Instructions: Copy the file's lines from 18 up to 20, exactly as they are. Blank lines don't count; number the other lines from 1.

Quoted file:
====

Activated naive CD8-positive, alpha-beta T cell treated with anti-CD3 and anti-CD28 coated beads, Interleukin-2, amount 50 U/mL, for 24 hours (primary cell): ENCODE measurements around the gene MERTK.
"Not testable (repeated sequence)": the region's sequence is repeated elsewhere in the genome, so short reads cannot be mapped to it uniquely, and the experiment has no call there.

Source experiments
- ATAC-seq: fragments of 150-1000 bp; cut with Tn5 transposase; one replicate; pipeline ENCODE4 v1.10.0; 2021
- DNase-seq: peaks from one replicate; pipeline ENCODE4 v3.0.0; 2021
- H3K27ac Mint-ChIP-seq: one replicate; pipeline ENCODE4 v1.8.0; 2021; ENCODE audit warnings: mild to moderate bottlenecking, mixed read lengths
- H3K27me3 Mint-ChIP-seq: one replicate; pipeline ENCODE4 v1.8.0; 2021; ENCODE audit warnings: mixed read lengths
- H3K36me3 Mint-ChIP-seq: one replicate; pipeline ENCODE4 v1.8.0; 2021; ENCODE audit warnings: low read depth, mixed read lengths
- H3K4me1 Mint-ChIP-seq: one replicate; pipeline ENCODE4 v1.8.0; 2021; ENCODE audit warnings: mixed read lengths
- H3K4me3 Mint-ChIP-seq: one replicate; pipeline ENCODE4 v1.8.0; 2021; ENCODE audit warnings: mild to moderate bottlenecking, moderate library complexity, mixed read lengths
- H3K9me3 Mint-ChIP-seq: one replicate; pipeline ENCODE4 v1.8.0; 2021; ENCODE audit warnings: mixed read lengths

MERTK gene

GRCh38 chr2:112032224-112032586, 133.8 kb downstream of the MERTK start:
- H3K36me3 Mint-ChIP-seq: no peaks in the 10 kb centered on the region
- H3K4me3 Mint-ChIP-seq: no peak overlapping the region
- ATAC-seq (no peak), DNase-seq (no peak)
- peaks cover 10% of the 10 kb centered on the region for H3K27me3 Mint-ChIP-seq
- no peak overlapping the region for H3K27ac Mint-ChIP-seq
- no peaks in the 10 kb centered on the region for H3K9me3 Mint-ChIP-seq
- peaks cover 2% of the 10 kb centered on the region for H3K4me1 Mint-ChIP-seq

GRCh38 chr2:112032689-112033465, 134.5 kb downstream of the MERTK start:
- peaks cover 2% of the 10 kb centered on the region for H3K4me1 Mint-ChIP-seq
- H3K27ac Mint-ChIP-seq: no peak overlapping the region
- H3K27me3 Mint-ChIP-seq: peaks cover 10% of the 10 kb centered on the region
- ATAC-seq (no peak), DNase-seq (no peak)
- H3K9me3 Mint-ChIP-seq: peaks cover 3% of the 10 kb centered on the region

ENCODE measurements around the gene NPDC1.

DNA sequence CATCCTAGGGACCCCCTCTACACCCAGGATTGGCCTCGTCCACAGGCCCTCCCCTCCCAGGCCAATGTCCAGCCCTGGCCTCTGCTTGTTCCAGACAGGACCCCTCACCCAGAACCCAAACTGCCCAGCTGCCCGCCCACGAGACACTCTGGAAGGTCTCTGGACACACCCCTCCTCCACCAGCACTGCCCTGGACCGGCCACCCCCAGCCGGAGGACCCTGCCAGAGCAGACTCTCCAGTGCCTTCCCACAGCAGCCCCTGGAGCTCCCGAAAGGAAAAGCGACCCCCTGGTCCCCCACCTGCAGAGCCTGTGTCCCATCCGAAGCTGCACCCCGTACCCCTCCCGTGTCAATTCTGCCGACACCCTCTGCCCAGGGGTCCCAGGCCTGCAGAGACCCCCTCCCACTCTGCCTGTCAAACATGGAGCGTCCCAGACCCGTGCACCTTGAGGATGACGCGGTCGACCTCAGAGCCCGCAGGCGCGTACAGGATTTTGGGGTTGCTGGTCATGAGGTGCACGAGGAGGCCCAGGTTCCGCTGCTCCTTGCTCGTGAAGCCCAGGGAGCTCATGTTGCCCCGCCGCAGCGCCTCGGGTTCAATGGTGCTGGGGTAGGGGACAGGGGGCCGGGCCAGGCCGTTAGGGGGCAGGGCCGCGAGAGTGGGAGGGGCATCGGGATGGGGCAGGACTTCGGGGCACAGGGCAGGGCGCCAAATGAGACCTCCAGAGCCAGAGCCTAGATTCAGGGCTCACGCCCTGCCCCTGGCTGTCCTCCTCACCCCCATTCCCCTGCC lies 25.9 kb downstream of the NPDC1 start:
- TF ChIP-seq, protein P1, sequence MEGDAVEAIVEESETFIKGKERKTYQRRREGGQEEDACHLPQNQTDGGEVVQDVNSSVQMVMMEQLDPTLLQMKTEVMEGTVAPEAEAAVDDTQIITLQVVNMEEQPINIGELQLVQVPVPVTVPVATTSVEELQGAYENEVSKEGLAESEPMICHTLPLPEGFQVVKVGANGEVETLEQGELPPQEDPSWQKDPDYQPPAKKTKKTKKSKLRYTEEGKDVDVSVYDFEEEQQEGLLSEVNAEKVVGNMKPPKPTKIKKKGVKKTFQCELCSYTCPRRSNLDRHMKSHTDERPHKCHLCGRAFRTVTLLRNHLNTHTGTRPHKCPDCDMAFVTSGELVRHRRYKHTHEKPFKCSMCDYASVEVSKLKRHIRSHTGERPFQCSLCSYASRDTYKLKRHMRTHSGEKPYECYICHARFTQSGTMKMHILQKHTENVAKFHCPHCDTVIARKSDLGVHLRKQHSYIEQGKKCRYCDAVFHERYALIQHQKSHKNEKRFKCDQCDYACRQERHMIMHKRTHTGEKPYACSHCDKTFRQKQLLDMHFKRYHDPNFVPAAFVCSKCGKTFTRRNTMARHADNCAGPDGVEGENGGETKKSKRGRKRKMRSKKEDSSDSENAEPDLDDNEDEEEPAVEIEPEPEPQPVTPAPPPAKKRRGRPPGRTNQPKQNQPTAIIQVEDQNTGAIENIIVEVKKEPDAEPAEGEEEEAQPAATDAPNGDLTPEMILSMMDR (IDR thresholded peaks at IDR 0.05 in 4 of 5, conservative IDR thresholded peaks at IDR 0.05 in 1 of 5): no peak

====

- no peak overlapping the region for H3K27ac Mint-ChIP-seq
- no peaks in the 10 kb centered on the region for H3K9me3 Mint-ChIP-seq
- peaks cover 2% of the 10 kb centered on the region for H3K4me1 Mint-ChIP-seq